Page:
Pesachim Perek 2 – Daf 24a Issur Hana’a (4)
We will continue to speed through the gemara for one more week. You should learn up to 24b ("...tum'at basar be-lav"). Most of the gemara concerns alternate sources for issur hana'a. At the end appears a short discussion of overlapping issurim - can one act be prohibited more than once. This is the subject of a famous controversy between the Rambam and the Ramban.
See Rambam, Ma'akhalot Assurot 2,23
Rambam, Introduction to Sefer HaMitzvot, Shoresh 9 (first part, until approx. ten lines after the citation of Pesachim 24a) and the Ramban ad. loc..
The gemara has two suggestions for a general derivation of issur hana'a, based on the obligation to burn a particular sacrifice. Since the verse is viewed as redundant, the gemara suggests using the principle of "im eino inyan" to derive a general issur hana'a for all issurei akhila.
The gemara (end of 24a) attempts to reject the very principle of "im eino inyan" by suggesting that there be two verses prohibiting the same thing - "la'avor alav beshtei lavin." One who transgresses this prohibition has violated two injunctions. The gemara mentions a case of insects which bear multiple prohibitions. The gemara's answer is that this would be an explanation of last resort, and it is preferable to derive something new, albeit in a different context, than to have a doubled prohibition.
This issue of multiple prohibitions is subject to a disagreement between the Rambam and the Ramban. The Rambam, in the introduction to the Sefer HaMitzvot (chapter 9), declares that a distinct mitzva must refer to a distinct category. Multiple verses which prohibit the same thing ("shem") are counted as only one "lav." Whereas in the Sefer HaMitzvot the immediate result is in the enumeration of the 613 mitzvot, in the cases of lavin (negative mitzvot) there is a legal repercussion as well - for each lav, there is malkot for its transgression. The Rambam is saying that it is not possible to receive two sets of malkot if only one category of issur was transgressed.
This does not mean that one act cannot result in more than one set of malkot. Any particular act can transgress more than one category. This is the basis for the sugya of "ein issur chal al issur" which was mentioned in the second shiur of this perek. The Rambam is saying however that a category cannot be prohibited more than once; in other words, there is no such thing as a doubly-prohibited category.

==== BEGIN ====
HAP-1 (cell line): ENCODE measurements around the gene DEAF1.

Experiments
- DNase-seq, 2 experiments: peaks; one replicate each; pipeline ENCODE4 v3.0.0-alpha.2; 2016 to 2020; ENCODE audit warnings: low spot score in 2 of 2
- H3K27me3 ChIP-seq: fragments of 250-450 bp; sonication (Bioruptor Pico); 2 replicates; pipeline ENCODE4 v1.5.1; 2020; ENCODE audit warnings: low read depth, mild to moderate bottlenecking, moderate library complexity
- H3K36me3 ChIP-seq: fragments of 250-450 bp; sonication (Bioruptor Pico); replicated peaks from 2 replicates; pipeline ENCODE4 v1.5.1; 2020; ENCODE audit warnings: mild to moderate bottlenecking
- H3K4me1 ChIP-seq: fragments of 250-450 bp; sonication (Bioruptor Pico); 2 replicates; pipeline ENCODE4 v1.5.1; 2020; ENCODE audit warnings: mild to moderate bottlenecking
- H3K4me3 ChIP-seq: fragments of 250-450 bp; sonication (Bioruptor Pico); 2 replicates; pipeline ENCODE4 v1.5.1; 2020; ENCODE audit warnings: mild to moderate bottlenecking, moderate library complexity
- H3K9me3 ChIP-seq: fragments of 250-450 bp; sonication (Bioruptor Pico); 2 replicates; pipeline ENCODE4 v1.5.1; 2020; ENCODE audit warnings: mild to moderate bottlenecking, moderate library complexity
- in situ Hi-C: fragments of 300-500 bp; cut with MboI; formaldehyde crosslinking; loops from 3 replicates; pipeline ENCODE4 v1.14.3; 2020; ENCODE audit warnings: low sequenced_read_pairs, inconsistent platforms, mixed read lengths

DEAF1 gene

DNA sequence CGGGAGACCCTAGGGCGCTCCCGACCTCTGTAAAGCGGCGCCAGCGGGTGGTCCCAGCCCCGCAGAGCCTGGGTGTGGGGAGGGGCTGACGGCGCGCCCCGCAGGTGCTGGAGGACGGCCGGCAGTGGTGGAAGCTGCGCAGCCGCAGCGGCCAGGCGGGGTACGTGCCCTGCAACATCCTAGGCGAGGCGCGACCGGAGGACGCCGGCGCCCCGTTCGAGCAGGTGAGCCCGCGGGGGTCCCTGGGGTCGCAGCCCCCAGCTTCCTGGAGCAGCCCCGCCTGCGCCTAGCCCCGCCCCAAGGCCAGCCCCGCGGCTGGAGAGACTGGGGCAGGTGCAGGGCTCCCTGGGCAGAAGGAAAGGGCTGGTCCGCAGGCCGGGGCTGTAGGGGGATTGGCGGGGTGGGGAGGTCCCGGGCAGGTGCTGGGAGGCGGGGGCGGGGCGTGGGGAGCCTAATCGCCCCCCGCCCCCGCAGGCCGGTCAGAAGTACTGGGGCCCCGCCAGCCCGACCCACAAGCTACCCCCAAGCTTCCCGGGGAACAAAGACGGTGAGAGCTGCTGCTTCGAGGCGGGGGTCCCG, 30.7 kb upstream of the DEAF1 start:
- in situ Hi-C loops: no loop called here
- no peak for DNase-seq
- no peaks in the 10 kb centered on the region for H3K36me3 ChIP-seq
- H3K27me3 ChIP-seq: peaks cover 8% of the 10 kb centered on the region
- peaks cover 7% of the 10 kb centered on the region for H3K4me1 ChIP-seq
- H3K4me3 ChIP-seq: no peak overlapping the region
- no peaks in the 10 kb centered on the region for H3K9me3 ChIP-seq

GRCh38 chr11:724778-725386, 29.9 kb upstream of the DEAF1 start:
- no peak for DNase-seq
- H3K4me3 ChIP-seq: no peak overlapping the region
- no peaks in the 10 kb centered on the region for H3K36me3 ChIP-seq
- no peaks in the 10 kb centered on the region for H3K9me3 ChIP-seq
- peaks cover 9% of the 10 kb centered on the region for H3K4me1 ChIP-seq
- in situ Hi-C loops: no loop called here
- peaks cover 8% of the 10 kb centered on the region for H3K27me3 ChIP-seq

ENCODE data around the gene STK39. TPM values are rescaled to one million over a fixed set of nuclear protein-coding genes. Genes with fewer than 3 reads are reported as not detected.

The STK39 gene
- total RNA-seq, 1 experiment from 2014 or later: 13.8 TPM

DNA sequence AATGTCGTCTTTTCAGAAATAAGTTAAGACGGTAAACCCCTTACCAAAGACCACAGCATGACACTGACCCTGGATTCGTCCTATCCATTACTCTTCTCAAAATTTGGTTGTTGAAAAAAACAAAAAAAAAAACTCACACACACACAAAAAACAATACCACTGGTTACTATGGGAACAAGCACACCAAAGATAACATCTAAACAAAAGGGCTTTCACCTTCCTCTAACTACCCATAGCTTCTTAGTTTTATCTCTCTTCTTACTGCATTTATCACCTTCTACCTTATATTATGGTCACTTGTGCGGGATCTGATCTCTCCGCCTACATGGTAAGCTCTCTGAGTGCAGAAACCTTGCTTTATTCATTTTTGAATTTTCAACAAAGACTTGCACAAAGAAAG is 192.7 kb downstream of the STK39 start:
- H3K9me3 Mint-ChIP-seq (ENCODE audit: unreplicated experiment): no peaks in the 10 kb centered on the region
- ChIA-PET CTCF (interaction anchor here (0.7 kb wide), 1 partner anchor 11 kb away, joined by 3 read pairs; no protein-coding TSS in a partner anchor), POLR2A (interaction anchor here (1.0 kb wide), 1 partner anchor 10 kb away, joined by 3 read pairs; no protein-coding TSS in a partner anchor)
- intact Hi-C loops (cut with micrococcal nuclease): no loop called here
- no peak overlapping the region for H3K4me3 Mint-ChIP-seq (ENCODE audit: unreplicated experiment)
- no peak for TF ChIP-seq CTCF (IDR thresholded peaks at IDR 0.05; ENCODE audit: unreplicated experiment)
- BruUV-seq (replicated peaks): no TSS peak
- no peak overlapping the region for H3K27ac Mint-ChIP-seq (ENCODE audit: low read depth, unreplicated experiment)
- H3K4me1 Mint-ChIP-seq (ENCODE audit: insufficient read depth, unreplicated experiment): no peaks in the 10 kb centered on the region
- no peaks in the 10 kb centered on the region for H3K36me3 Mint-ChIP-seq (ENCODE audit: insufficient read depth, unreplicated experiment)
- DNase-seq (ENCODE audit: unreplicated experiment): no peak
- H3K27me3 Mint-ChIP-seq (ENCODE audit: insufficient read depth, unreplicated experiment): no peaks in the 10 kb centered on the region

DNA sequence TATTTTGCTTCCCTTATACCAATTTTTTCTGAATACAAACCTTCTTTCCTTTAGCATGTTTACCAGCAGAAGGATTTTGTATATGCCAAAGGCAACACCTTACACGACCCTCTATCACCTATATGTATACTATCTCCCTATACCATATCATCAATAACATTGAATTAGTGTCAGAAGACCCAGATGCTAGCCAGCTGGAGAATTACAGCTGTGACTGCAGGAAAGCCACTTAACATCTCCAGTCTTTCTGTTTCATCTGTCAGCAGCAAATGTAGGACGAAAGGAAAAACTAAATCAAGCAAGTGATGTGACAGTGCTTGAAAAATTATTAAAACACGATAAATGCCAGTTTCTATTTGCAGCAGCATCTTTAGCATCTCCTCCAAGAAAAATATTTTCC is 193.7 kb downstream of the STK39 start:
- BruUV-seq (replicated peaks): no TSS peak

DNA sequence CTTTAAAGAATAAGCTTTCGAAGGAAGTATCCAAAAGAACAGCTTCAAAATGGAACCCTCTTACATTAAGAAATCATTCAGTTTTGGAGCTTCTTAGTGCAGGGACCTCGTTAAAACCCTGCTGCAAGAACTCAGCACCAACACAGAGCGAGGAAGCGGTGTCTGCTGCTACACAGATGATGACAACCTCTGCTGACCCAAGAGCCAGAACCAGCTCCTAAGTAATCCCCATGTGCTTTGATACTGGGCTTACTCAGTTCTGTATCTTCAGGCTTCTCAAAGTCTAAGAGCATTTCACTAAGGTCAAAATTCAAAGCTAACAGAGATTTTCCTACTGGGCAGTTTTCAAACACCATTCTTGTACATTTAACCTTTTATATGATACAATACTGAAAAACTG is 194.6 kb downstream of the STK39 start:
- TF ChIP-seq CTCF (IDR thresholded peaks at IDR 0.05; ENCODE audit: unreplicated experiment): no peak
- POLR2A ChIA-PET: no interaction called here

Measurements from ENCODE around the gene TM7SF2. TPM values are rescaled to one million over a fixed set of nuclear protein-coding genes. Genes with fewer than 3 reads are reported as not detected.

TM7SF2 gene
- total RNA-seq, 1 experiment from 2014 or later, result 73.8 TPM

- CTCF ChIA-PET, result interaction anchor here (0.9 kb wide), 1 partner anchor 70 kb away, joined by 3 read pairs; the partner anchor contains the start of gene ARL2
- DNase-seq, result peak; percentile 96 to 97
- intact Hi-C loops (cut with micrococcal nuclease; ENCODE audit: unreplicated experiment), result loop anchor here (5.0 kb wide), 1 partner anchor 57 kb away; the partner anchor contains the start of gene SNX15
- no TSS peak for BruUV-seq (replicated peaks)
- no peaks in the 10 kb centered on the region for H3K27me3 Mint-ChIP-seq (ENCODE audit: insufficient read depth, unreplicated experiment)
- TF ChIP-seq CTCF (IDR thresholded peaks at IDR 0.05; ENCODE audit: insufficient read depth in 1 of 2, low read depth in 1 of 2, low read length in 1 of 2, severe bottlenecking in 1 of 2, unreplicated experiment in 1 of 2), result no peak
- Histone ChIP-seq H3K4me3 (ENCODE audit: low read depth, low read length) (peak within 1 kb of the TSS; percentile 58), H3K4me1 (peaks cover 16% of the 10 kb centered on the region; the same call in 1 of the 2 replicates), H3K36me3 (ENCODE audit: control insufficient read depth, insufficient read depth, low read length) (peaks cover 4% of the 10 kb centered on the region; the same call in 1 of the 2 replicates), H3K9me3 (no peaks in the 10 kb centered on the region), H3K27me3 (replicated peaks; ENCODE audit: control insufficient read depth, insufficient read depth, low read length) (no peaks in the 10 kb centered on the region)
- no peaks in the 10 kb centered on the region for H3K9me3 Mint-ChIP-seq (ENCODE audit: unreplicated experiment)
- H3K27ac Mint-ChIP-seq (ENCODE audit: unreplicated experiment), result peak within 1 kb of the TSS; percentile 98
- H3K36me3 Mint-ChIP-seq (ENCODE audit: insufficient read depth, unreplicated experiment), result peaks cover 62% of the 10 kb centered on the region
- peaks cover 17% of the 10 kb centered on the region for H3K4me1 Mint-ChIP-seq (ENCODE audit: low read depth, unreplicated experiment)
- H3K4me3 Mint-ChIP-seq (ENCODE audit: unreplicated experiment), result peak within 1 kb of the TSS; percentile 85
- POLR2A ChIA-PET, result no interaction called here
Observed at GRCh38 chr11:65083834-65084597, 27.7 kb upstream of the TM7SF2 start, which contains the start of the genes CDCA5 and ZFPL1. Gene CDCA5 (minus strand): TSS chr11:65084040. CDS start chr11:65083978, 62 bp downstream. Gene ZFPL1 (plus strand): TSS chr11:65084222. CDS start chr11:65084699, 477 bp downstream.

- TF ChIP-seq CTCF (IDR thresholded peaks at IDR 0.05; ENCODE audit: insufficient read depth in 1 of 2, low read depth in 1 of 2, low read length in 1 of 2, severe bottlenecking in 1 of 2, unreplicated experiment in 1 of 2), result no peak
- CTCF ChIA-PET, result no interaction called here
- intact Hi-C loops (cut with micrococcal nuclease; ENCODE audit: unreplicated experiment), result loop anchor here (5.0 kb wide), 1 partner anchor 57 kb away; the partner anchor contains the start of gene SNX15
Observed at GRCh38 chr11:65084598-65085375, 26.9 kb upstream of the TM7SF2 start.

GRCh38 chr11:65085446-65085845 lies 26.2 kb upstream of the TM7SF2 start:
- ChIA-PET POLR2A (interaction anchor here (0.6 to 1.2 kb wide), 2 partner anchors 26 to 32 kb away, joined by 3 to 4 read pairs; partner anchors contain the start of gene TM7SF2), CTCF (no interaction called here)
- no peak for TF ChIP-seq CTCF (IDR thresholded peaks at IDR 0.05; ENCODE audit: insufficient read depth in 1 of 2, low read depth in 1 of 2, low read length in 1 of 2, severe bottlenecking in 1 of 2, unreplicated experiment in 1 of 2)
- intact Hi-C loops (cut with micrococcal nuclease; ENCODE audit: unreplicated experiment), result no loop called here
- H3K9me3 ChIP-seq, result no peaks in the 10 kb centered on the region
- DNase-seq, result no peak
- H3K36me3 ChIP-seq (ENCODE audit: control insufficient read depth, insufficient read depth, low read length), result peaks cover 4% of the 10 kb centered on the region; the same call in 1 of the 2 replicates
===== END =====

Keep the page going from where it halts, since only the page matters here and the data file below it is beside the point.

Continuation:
Somewhat surprisingly, the Rambam quotes our sugya in support of his position. The Ramban immediately points out that our sugya in fact says the opposite. The gemara suggested that in our case the redundant lav be used "la'avor alav beshtei lavin" - to create a second lav for the same category. The gemara illustrates this with the case of putita, etc., which Rashi explains bears multiple malkot because there is more than one verse which prohibits insects. Eating insects is prohibited twice (aside from the fact that a given creature may belong to more than one category of insect). It is clear from the comparison of our case to that of putita that a redundant lav may be used to create a liability for multiple malkot.
The Rambam first of all has to explain the multiple malkot of putita. This he does by ascribing each of the malkot in those cases to different categories of issur. The Rambam (Hilkhot Ma'akhalot Assurot 2,23) claims that the insects mentioned in this halakha belong to the categories of "sheretz ha-of," since they have wings, "sheretz ha-aretz," since they walk on land, and "sheretz ha-hamayim," since they breed on water. The Rambam then adds a different category for insects that arise within fruits, a special category for insects that reproduce, and a different category for "of" (a bird, rather than a flying insect), thereby getting up to six different categories. If a creature happens to belong to all six categories, there will be six sets of malkot. The Raavad simply points out that there does not exist any such creature. In any event, the Rambam is consistent. Unlike Rashi, who explained that there are multiple malkot for the single category of "sheretz," the Rambam insists that each malkot refer to a different category.
However, the real question is not from the case of putita itself, but from the gemara's comparison of putita to tamei kodashim. The only possibilities here are either "la'avor alav beshnei lavin" or "im eino inyan." There is no additional category in the area of kodashim. Since "la'avor alav beshnei lavin" is equated with putita, it seems to imply that redundant lavin engender additional malkot. This is the Ramban's question in Sefer HaMitzvot, and is all the more difficult given the fact that the Rambam in Sefer HaMitzvot himself quoted our gemara as a proof of his position.